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From |
Nick Cox <njcoxstata@gmail.com> |

To |
statalist@hsphsun2.harvard.edu |

Subject |
Re: st: RE: -scatter and alpha-blending |

Date |
Fri, 28 Sep 2012 12:02:47 +0100 |

The demonstration works better if gen y = cond(runiform() < 0.01, x, runiform()) is changed to something more like gen y = cond(runiform() < 0.05, x, runiform()) On Fri, Sep 28, 2012 at 11:47 AM, Nick Cox <njcoxstata@gmail.com> wrote: > Transparency would be great, but usually can only ease a problem, not > solve it. Once you have thousands of data points, there will be much > overlap or overplotting no matter what you do. Often it's best to have > the data display as a backdrop -- light grey|gray colours work well > here -- and concentrate on superimposing some smooth(s) as a way of > seeing structure. > > In addition to David's suggestions, a capricious small set of personal > recommendations would include > > 1. -twoway fpfit- If one were to judge by mentions on this list, > this is a rarely used command, but it's very flexible. > > 2. -rcspline- (SSC). This is a convenience command built on top of the > excellent -mkspline, cubic-, > > 3. The stuff discussed in this article (but if interested get the code > from gr0021_1 in SJ 10(1)) > > SJ-5-4 gr0021 . . . . . . . Speaking Stata: Smoothing in various directions > (help doublesm, diagsm, polarsm if installed) . . . . . . . N. J. Cox > Q4/05 SJ 5(4):574--593 > discusses exploratory tools for determining the structure > of bivariate data > > Stata also has -sunflower-. I am one of many people who have played > with this idea, but somehow I never want to show the results to > anybody else. > > More generally, everyone would be happier with 100 data points rather > than 10, and so forth, but larger is not necessarily easier to deal > with. The following kind of "needle in a haystack" demonstration can > be of use in teaching. It's not at all original. > > The data are just noise, except that 1% of them follow the y = x > diagonal exactly. > > set obs 100000 > gen x = runiform() > gen y = cond(runiform() < 0.01, x, runiform()) > > The first and very easy lesson is that the default marker symbol is useless. > > scatter y x > more > > So an easy thing is to change the symbol. > > scatter y x, ms(p) > more > > Sometimes the structure is easier to see with _fewer_ observations, so > you can try things like > > scatter y x if runiform() < 0.2, ms(p) > > Naturally, once you know what you are looking for, it is easier to find it. > > Depending on the audience and your inclinations you can raise the tone > by making the needle into a smiley face, an encouraging message or a > gratuitous insult aimed at a visiting sports team; or you can lower it > by mixing scientifically interesting patterns and noise and > encouraging discussion about how we find structure generally. > > Nick > > On Thu, Sep 27, 2012 at 11:41 PM, Francesco <cariboupad@gmx.fr> wrote: >> thank you very much! >> >> On 28 September 2012 00:35, David Radwin <dradwin@mprinc.com> wrote: >>> Unfortunately, Stata doesn't have transparent fills for scatterplot >>> markers, but you might be able to fashion a workaround similar to p. 605 >>> of: >>> >>> Stata tip 27: Classifying data points on scatter plots >>> N. J. Cox. 2005. >>> Stata Journal Volume 5 Number 4. >>> http://www.stata-journal.com/article.html?article=gr0023 >>> >>> The key would be to identify the observations that are completely >>> overlapping and make the markers darker in proportion to their relative >>> frequency. >>> >>> If there are no or few completely overlapping points, an approach that >>> might work is using hollow circles as markers (msymbol(Oh) or >>> msymbol(oh)), because circles minimize overplotting. >>> >>> David >>> -- >>> David Radwin >>> Senior Research Associate >>> MPR Associates, Inc. >>> 2150 Shattuck Ave., Suite 800 >>> Berkeley, CA 94704 >>> Phone: 510-849-4942 >>> Fax: 510-849-0794 >>> >>> www.mprinc.com >>> >>> >>>> -----Original Message----- >>>> From: owner-statalist@hsphsun2.harvard.edu [mailto:owner- >>>> statalist@hsphsun2.harvard.edu] On Behalf Of Francesco >>>> Sent: Thursday, September 27, 2012 3:13 PM >>>> To: statalist@hsphsun2.harvard.edu >>>> Subject: st: -scatter and alpha-blending >>>> >>>> Dear Statalist, >>>> >>>> I would like to know whether it is possible to obtain in Stata a >>>> scatterplot >>>> with so called "alpha blending" :the markers are slightly transparent so >>>> that darker regions in the graph have a higher point density... >>>> Very much like this (In R) : >>>> http://stackoverflow.com/questions/7714677/r-scatterplot-with-too-many- >>>> points >>>> * * For searches and help try: * http://www.stata.com/help.cgi?search * http://www.stata.com/support/faqs/resources/statalist-faq/ * http://www.ats.ucla.edu/stat/stata/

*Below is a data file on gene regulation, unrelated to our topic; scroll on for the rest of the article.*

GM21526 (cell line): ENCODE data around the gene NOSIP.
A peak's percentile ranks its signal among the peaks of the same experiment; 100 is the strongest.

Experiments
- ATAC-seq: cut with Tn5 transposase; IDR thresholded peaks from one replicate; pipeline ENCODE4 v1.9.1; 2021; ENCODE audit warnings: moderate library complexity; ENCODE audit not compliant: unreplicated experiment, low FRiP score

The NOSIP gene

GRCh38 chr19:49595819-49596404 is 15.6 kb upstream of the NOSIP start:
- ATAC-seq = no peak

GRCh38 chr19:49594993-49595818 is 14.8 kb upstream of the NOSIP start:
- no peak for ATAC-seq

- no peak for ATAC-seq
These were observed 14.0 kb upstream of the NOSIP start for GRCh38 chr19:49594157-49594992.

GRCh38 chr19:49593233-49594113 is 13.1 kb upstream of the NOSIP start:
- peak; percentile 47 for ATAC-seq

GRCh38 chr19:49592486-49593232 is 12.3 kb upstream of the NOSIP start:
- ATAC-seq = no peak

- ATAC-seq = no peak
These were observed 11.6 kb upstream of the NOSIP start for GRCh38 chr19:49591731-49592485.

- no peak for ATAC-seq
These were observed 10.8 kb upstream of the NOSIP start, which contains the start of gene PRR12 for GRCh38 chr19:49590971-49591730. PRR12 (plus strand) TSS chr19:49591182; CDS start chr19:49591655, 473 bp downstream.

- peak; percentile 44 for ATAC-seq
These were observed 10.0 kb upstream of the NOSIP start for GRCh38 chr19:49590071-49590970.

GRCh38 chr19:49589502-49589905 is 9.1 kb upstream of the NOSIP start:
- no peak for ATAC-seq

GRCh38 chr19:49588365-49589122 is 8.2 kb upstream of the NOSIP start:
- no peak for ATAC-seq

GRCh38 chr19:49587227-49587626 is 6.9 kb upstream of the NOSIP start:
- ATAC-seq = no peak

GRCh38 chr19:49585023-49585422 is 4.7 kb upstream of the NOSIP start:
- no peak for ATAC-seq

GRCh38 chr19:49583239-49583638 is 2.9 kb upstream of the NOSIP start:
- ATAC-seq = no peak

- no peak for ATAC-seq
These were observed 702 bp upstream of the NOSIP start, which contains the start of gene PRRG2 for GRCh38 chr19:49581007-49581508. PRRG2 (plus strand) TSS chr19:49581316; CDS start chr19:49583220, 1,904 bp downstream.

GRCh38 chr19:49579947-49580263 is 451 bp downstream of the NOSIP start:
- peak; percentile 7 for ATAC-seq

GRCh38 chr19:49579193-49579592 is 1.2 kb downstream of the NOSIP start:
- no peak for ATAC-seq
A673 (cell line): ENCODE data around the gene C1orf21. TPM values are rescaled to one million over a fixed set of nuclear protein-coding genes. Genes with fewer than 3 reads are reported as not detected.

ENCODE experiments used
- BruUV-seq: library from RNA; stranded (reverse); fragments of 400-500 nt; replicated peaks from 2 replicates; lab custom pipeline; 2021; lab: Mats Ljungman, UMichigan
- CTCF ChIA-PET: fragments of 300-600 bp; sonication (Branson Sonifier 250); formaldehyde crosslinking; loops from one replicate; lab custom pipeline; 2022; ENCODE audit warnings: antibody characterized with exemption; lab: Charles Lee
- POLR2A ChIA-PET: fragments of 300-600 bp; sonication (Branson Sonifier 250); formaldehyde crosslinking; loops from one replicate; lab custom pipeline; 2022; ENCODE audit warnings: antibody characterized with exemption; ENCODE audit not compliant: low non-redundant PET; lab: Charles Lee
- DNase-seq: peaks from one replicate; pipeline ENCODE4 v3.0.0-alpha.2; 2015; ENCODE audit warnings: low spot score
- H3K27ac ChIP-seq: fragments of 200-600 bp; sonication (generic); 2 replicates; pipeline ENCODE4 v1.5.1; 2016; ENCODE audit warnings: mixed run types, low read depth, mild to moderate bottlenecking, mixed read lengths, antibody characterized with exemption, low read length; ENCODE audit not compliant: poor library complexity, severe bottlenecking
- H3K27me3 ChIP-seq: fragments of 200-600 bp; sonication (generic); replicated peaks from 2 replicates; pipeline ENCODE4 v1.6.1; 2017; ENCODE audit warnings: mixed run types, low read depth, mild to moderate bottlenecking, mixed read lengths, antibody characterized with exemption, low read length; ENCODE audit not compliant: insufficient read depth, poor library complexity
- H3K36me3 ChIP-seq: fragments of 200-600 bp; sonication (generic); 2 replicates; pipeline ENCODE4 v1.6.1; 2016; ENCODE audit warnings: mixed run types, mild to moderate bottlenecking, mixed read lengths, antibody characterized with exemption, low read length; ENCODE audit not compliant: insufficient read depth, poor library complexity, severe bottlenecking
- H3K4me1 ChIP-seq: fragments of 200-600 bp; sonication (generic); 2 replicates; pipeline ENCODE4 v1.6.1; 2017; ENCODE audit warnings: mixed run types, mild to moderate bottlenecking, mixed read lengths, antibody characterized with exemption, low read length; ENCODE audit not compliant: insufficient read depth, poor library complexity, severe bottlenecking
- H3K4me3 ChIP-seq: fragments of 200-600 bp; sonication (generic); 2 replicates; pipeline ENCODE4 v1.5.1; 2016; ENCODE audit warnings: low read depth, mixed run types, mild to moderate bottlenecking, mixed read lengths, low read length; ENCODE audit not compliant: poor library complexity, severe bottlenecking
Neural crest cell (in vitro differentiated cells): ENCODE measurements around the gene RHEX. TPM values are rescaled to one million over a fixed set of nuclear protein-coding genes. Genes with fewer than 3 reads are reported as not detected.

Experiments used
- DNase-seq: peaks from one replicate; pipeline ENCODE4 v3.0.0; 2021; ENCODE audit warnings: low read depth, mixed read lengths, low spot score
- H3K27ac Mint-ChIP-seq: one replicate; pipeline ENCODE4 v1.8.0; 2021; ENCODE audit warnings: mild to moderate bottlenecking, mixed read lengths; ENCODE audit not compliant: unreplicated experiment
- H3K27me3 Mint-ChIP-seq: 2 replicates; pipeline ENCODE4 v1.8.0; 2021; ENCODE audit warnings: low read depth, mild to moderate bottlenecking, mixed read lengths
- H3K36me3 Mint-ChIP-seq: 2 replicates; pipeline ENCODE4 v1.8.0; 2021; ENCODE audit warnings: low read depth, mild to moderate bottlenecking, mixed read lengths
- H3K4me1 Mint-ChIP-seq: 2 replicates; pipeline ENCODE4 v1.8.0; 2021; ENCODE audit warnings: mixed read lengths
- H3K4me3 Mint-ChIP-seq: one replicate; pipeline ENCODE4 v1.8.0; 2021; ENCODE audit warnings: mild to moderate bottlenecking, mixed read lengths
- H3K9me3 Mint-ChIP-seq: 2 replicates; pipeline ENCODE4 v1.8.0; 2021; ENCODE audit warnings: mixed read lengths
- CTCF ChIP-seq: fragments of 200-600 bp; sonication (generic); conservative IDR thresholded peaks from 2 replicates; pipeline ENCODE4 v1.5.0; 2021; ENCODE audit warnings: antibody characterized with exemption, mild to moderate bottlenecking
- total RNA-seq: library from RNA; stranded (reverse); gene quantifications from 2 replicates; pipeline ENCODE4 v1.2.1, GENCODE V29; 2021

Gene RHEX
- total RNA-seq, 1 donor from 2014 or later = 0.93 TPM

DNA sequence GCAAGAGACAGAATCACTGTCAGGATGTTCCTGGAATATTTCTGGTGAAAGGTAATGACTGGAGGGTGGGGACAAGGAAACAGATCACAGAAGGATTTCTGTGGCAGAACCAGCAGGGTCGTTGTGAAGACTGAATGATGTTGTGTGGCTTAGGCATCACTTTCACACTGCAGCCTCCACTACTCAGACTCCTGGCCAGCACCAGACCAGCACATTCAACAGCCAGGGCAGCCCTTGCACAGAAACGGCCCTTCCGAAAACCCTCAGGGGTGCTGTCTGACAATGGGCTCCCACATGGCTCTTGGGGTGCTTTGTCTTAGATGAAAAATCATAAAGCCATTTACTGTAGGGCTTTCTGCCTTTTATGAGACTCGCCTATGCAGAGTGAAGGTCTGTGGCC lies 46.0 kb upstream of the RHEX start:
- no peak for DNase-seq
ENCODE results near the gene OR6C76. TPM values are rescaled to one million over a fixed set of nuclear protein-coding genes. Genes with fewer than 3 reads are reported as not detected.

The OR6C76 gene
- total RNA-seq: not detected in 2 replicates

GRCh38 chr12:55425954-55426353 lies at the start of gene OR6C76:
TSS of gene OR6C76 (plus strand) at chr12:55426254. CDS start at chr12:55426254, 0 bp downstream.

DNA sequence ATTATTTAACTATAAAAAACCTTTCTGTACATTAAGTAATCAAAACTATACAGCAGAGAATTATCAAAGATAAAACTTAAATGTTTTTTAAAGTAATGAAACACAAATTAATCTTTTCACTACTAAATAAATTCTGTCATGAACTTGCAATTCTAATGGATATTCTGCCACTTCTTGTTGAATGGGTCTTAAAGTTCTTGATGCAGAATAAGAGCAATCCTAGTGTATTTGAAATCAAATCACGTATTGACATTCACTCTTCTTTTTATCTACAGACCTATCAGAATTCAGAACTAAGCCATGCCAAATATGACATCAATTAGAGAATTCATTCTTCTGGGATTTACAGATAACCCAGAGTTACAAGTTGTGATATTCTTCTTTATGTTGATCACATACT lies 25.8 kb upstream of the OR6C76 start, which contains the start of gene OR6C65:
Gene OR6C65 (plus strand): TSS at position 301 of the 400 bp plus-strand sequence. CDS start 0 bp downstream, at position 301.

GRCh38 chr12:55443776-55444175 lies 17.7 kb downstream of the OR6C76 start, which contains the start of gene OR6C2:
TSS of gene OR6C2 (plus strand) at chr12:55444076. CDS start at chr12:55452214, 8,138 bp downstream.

**References**:**st: -scatter and alpha-blending***From:*Francesco <cariboupad@gmx.fr>

**st: RE: -scatter and alpha-blending***From:*"David Radwin" <dradwin@mprinc.com>

**Re: st: RE: -scatter and alpha-blending***From:*Francesco <cariboupad@gmx.fr>

**Re: st: RE: -scatter and alpha-blending***From:*Nick Cox <njcoxstata@gmail.com>

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